“Paedophilia: The Radical Case” consists of 13 chapters. The first chapter – ‘The Seeds of Rebellion’ – is autobiographical and recounts Tom O’Carroll’s childhood, his gradual realisation in early adolescence that his attraction to little boys was not ‘normal’ and his early encounters with society’s ignorance and intolerance, and the painful process of adapting to it.
Tom O’Carroll is quite unflinching in this account, which includes a half-hearted suicide attempt after he’d scared the paper boy with a clumsy and unprovoked advance, and feared that, despite his best intentions and feelings towards children, he was conforming to the behaviour of the scary ‘strange man’ that society attributes to paedophiles regardless.
These kinds of episode happen, I’m sure, to many of us and it is right that Tom O’Carroll should have been so candid – though those seeking things with which to criticise him could undoubtedly latch onto such episodes and use them as evidence of how all paedophiles have the potential to be ‘monsters’.
Growing up a paedophile must be one of the hardest challenges any adolescent can face in our culture. At a period in life when the hormones are in their most turbulent state, when one’s body and personality is changing rapidly what guidance, what help, what role models does society offer young paedophiles?
Of course this is a rhetorical question. We know the answer. Society offers young paedophiles nothing but hate, stigma, loneliness and confusion. Given such a context how can adolescent paedophiles not occasionaly go wrong, misjudge situations and make mistakes?
Chapters 2 to 10 Tom O’Carroll considers some aspect of the philosophy of paedophilia: in chapter 2 (Children’s Sexuality: What Do We Mean?) he presents ideas and research on the nature of child sexuality; chapter 3 (The ‘Molester’ and His ‘Victim’) questions “some of the prevailing conceptions of what child-adult sex is all about, in particular the supposed dichotomy between two opposed parties – between ‘the molester’ and his ‘victim’”; in chapter 4 (Paedophilia in Action) he uses accounts of paedophilic relationships given by the younger partners to paint a more realistic, positive picture of such relationships; chapter 5 (Do Children NEED Sex?) considers the impact of society’s sex-negative outlook on children and the benefits of more positive attitudes; chapter 6 (Towards More Sensible Laws) presents and explains PIE’s proposed reforms to the Age of Consent laws. These reforms are based on the idea that children should have certain rights, which are currently denied them, and which he analyses in Chapter 7 (The Philosophy of Children’s Rights); in chapter 8 (‘Consent’ and ‘Willingness’) Tom O’Carroll looks at questions of consent, and in chapter 9 (Power and Equality) he deals with the idea that paedophilic relationships are inherently flawed because of the perceived power discrepancy between an adult and a child. Chapter 10 looks at Children in Erotica and Pornography.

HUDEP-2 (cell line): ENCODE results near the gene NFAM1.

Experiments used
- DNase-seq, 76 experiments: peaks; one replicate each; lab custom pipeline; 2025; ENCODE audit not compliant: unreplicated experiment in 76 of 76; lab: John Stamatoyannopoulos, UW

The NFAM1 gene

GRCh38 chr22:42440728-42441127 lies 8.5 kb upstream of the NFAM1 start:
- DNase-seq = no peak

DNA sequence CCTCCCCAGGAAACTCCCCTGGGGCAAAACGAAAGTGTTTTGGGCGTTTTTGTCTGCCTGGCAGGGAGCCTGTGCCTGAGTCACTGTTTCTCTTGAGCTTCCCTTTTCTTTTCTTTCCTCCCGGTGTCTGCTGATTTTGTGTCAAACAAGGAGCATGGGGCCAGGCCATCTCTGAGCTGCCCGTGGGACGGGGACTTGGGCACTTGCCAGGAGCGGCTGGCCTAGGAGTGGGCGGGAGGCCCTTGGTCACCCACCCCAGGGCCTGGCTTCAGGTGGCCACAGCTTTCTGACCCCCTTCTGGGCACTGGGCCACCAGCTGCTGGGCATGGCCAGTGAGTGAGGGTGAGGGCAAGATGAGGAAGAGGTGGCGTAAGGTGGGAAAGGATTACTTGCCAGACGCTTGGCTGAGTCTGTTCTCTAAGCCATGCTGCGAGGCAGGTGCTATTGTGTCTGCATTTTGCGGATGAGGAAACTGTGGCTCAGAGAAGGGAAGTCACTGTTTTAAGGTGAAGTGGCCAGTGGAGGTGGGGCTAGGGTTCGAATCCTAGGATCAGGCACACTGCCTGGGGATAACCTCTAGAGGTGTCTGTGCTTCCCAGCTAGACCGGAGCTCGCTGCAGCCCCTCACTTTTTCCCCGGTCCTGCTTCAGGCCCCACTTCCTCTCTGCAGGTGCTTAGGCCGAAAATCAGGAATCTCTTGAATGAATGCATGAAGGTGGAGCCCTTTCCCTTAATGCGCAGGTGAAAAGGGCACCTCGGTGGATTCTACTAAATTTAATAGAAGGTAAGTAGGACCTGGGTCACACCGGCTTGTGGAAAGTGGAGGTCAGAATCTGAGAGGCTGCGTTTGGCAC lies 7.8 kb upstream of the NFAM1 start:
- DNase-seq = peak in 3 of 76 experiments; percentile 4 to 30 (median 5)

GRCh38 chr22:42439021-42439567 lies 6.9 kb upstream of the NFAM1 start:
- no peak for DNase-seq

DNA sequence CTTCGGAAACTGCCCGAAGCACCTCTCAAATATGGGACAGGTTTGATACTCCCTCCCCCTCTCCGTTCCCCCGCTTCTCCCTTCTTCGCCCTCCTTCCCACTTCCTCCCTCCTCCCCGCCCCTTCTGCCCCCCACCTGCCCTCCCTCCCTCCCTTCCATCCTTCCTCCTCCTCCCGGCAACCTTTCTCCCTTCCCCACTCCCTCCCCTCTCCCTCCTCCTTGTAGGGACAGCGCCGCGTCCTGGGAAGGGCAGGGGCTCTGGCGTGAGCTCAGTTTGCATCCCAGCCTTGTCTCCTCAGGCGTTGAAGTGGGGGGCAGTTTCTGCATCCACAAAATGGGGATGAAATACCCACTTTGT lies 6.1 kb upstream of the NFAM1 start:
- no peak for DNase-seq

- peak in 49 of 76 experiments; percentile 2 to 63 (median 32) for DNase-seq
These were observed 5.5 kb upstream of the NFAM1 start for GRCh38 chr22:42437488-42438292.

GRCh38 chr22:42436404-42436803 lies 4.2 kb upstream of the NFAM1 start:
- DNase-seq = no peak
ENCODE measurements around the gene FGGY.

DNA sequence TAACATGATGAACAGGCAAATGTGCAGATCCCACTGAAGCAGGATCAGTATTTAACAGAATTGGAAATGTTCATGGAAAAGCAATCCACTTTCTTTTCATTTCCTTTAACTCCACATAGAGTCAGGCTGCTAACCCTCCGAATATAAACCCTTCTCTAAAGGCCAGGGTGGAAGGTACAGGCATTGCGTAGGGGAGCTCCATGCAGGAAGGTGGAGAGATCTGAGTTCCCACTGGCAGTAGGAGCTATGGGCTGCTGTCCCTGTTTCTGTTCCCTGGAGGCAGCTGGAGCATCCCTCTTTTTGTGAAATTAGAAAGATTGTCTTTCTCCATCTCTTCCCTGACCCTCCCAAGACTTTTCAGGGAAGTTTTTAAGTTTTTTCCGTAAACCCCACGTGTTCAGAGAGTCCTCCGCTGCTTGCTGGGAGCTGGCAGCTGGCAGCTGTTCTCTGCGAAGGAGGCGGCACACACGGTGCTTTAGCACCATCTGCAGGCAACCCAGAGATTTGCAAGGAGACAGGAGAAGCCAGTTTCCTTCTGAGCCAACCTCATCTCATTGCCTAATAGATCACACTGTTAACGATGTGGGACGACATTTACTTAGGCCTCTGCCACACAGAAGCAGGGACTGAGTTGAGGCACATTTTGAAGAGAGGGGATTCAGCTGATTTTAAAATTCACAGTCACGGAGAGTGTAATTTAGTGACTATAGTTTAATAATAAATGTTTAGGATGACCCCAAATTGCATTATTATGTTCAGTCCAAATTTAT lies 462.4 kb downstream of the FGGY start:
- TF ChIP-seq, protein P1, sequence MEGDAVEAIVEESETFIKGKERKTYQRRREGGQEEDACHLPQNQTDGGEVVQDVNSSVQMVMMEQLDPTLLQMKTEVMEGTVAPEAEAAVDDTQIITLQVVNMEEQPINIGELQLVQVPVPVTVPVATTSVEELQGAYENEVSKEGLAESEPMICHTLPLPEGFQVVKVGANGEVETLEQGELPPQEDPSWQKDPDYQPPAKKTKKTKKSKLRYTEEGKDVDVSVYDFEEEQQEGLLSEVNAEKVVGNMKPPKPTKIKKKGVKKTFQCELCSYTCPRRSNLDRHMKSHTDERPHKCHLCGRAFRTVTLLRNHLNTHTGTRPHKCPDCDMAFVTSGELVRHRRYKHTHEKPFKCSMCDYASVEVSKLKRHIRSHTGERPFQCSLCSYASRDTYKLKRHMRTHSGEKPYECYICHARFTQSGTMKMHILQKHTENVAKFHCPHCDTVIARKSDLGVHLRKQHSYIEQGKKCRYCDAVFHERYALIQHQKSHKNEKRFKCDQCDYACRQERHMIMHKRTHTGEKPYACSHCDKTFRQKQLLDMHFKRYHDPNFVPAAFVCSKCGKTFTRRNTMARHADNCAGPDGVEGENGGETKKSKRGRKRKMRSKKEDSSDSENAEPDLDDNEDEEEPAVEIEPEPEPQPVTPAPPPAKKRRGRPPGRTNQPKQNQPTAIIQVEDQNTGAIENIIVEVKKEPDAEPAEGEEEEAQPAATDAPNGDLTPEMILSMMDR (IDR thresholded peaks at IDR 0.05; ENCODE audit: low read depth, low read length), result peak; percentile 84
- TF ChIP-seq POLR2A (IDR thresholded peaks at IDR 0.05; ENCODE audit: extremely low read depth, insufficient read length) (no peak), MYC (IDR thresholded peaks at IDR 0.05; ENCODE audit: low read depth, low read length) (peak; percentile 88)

The last three chapters are a fascinating account of the Realpolitik of paedophilia in the years leading up to the book’s publication (1980).
Chapter 11 (The Beginnings of Radical Paedophilia in Britain) gives an account of the emergence of PIE (The Paedophile Information Exchange) out of a context that, though far from friendly to paedophilia, might seem like something approaching a pipe-dream for paedophiles living in the West today: a context where children’s sexual rights were considered as an integral part of a general movement towards a more tolerant and loving society, where a paedophile could make an impassioned speech at a Campaign for Homosexual Equality conference and it be well received, and where the then home secretary (Roy Jenkins) was said to have been impressed by PIE’s proposals for age of consent reforms (though he also said that ‘Of course, it hasn’t a hope in hell’).
The next chapter – ‘The Big Bang’ – is an exhilarating, if sometimes terrifying, account of PIE’s attempt, under Tom O’Carroll’s leadership, to be a campaigning organization – an attempt that would be bloody, both metaphorically and literally, and would eventually turn out to have been counter-productive.